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Astrobiology (general): January 2009


Workshop: OPEN QUESTIONS ON THE ORIGINS OF LIFE
SAN SEBASTIAN, SPAIN, MAY 20-23, 2009
Organizers: Pier Luigi Luisi and Kepa Ruiz-Mirazo

The overall idea behind this workshop is to tackle a number of key questions about the origin of life that still remain unanswered, attempt to clarify why it is so, and to discuss how to progress in our efforts to answer these questions.

In the field of the origins of life, as in many other fields, there is a tendency and a danger for all of us to keep working in our own, fairly narrow areas of expertise and ignore "the big picture". Thus, from time to time, it is important to ask "where are we in the field and what are the main stumbling blocks on the road?" A similar meeting was already held, in a preliminary form, in Erice, Sicily, in 2006. It created a considerable interest so many researchers asked that we continue the experiment in a more developed form. In fact, one conclusion of the Erice meeting was that it should be repeated, possibly on regular basis (every 2-3 years) and involved more countries and a larger number of young researchers.

The Limits to Life in a Fertile Universe

Message from the Center Director Revised: Ames Takes On...The Vatican?

Well, not exactly. But at 7 p.m. on Thursday, February 19, Ames' own Lynn Rothschild will engage Father George Coyne, Director Emeritus of the Vatican Observatory (and my college adviser) on "The Limits to Life in a Fertile Universe." I will moderate as they consider the fact that while the potential for life was present at the Big Bang, the only place that the promise may have been realized is planet Earth. George Coyne, an astronomer and Jesuit priest, and Lynn Rothschild, an evolutionary biologist and astrobiologist, will approach this question from their different perspectives. They will consider what niches life may have found since the Big Bang, and muse on the significance of the fertile universe.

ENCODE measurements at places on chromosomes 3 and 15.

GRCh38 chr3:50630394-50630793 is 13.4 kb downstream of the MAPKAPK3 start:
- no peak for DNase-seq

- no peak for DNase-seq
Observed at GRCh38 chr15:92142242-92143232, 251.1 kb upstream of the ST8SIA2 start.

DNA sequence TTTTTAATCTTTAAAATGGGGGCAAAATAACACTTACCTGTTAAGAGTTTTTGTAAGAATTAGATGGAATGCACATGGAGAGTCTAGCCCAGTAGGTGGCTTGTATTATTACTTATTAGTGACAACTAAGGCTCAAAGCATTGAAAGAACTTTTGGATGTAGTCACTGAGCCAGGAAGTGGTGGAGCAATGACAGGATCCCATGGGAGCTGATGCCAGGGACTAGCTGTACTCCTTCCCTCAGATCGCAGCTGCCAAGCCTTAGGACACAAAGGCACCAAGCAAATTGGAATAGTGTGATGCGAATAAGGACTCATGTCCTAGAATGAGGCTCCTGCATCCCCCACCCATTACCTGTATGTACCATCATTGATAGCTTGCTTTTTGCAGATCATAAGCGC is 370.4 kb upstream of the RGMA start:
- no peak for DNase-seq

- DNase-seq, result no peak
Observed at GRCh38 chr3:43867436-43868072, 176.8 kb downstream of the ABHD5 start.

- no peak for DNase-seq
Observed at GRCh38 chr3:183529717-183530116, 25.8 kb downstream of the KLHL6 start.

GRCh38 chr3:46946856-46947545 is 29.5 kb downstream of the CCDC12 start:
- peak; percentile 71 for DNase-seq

The talk will take place in the ballroom in Building 3 at 7 p.m. on February 19, 2009. It is being jointly hosted by ARC, the Commonwealth Club and the Yale Club. The event is open to the public; admission is $10, payable in advance or in cash at the door. If you wish to pay in advance via credit card, please contact Georgette Gehue of the Commonwealth Club at (408) 280-5842 or at email address ggehue@commonwealthclub.org. She will add your name to the list of attendees. She can also reserve a spot for you even if you pay at the door.

Light refreshments will be served.

I think this will be an extremely interesting exchange of ideas, and hope you will be able to join us.

S. Pete Worden
Center Director

The American Society for Gravitational and Space Biology (ASGSB), founded in 1984, provides a forum to foster research, education and professional development in the multidisciplinary fields of gravitational and space biology. We are a diverse group of scientists, engineers and students who exchange ideas that bridge basic and applied biological research in space and gravitational sciences. Our society of ~350 professionals and students from universities, government, and industry represents the core community with a mission to work closely with NASA to create and disseminate knowledge about how living organisms respond to gravity and the spaceflight environment.

This knowledge provides key insights into normal and abnormal cell function and organism physiology that cannot be observed using traditional experimental approaches on Earth, and serves as a venue for breakthrough biomedical and biotechnological discoveries to advance human exploration of space and improve quality of life for the general public. Our mission includes education and outreach to the general public, students and teachers, Congress, NASA and other domestic and foreign governmental agencies. Our community stimulates students to pursue careers in life science, technology, engineering and mathematics and trains the next generation of scientists and bioengineers.

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